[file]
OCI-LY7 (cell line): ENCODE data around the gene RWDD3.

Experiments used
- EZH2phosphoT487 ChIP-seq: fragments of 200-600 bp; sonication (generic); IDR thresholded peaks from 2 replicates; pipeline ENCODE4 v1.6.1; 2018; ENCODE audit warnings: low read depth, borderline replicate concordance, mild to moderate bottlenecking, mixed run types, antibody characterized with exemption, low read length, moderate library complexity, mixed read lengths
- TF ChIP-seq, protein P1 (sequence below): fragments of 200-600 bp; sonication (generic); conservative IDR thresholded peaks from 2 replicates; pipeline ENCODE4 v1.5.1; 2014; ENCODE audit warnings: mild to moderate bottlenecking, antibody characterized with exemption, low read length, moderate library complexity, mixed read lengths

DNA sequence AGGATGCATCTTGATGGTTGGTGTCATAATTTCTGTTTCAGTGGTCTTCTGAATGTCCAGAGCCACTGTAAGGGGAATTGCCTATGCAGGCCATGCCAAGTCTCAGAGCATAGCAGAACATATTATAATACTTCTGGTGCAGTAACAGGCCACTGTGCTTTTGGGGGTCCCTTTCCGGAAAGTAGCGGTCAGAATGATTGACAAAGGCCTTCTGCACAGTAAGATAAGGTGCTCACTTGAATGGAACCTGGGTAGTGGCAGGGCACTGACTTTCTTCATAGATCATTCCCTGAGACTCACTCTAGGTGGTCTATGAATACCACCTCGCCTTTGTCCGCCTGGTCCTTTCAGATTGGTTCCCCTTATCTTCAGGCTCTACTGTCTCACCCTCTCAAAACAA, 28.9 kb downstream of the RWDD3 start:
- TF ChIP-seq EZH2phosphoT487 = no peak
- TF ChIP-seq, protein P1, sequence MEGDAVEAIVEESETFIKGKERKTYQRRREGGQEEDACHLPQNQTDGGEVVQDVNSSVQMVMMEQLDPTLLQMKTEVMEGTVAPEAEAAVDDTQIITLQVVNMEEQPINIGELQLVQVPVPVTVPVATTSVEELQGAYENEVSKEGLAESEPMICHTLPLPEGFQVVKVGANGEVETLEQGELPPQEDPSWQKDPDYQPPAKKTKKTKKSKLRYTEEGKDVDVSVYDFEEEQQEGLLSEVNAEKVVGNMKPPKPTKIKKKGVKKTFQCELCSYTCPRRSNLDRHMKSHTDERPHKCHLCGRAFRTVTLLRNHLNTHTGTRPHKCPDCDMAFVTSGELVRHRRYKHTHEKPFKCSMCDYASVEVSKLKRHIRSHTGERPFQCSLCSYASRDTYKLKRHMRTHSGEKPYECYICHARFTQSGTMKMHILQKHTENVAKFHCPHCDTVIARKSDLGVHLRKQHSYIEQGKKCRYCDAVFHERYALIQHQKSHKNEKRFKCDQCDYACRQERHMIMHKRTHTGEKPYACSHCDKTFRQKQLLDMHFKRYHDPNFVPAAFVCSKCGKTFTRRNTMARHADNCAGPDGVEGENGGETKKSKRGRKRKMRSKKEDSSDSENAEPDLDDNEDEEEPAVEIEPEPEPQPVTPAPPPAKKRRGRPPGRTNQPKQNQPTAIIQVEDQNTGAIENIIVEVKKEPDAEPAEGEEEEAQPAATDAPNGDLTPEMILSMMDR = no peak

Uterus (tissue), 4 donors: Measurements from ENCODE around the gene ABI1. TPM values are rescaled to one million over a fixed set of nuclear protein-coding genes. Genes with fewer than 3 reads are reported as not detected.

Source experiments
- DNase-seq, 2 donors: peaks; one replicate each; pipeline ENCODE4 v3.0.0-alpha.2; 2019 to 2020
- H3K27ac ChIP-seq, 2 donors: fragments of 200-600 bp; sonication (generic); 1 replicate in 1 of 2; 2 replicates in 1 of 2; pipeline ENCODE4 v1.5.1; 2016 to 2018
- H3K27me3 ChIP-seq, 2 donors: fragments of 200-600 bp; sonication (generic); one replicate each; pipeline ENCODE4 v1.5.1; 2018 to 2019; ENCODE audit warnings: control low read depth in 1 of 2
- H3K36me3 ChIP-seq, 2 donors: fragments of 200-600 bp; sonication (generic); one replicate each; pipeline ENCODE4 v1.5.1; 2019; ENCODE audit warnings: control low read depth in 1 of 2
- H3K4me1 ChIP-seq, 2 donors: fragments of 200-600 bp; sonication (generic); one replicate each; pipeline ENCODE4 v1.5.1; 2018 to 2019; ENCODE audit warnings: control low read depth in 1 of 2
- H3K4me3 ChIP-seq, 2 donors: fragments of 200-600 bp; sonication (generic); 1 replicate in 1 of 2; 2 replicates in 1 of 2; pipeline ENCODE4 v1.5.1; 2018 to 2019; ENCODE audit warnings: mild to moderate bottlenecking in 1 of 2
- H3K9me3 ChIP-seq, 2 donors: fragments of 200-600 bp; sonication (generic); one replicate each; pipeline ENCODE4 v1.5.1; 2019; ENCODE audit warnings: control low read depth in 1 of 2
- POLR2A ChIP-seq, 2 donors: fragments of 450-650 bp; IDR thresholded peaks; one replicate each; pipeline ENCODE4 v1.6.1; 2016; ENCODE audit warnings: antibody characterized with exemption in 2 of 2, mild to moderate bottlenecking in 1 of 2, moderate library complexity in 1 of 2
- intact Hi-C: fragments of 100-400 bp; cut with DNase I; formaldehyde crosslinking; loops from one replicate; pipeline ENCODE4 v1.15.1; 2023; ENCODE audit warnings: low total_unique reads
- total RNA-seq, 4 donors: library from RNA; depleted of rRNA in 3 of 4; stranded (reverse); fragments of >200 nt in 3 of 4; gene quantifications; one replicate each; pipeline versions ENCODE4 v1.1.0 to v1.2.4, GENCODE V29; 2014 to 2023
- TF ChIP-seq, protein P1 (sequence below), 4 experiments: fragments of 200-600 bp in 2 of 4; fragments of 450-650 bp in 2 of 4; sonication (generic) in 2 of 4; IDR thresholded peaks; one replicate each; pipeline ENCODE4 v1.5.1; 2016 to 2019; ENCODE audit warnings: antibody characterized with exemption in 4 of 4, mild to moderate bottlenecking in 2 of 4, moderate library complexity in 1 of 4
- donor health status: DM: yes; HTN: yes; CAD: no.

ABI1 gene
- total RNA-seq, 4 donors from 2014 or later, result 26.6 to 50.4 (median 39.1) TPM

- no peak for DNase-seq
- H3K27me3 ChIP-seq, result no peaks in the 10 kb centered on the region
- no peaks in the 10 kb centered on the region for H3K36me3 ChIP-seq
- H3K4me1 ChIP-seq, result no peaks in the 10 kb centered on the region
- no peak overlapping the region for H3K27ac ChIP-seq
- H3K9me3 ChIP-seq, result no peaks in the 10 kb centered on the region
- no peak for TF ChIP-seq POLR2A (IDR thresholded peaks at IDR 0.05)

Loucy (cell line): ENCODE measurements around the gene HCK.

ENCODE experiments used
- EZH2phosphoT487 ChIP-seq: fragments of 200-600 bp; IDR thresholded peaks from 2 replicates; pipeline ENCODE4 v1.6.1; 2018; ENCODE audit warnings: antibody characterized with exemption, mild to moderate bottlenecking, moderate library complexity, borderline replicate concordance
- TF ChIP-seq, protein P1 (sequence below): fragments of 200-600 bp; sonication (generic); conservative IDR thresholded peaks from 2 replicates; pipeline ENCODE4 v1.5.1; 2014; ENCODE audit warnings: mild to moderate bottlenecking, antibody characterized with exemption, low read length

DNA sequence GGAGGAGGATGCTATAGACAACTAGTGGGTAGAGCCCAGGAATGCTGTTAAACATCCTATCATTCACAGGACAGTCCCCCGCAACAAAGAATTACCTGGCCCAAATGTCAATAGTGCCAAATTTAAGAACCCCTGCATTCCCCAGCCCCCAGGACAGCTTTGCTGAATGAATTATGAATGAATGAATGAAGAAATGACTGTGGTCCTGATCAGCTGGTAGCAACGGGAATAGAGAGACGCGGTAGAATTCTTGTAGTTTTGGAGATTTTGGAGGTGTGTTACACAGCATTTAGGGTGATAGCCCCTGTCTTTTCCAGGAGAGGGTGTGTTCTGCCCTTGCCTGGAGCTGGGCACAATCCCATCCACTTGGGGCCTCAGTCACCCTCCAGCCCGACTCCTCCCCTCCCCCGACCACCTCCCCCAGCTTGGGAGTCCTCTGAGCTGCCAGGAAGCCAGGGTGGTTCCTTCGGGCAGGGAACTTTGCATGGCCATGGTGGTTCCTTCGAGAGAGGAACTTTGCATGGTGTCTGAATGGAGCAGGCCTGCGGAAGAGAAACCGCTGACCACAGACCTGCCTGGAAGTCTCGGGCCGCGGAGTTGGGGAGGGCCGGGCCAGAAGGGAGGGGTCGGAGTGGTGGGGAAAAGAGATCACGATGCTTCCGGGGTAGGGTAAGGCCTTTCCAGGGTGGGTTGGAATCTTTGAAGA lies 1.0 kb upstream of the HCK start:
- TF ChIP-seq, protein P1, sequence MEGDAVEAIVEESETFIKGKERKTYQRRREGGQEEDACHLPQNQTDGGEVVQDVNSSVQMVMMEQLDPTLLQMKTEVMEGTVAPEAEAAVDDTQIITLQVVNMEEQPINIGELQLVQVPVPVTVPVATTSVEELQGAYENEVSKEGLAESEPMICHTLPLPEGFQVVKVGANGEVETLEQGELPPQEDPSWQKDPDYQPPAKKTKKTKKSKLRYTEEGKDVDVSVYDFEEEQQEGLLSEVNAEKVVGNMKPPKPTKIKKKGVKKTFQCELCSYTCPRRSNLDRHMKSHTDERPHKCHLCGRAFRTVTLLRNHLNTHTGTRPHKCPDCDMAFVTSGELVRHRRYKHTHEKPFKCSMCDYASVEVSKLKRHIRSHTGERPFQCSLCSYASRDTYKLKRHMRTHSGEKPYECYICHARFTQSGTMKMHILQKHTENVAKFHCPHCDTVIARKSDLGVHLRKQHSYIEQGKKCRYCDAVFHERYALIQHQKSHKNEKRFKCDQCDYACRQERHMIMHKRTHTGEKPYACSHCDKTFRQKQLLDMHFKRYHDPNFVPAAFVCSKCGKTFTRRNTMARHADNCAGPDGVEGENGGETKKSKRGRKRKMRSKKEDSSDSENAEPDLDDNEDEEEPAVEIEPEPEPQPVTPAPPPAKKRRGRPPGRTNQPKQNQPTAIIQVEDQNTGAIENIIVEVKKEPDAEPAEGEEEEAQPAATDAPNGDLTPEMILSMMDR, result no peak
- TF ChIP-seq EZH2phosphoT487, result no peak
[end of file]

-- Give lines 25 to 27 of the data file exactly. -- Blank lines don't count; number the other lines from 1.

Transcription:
- H3K27me3 ChIP-seq, result no peaks in the 10 kb centered on the region
- no peaks in the 10 kb centered on the region for H3K36me3 ChIP-seq
- H3K4me1 ChIP-seq, result no peaks in the 10 kb centered on the region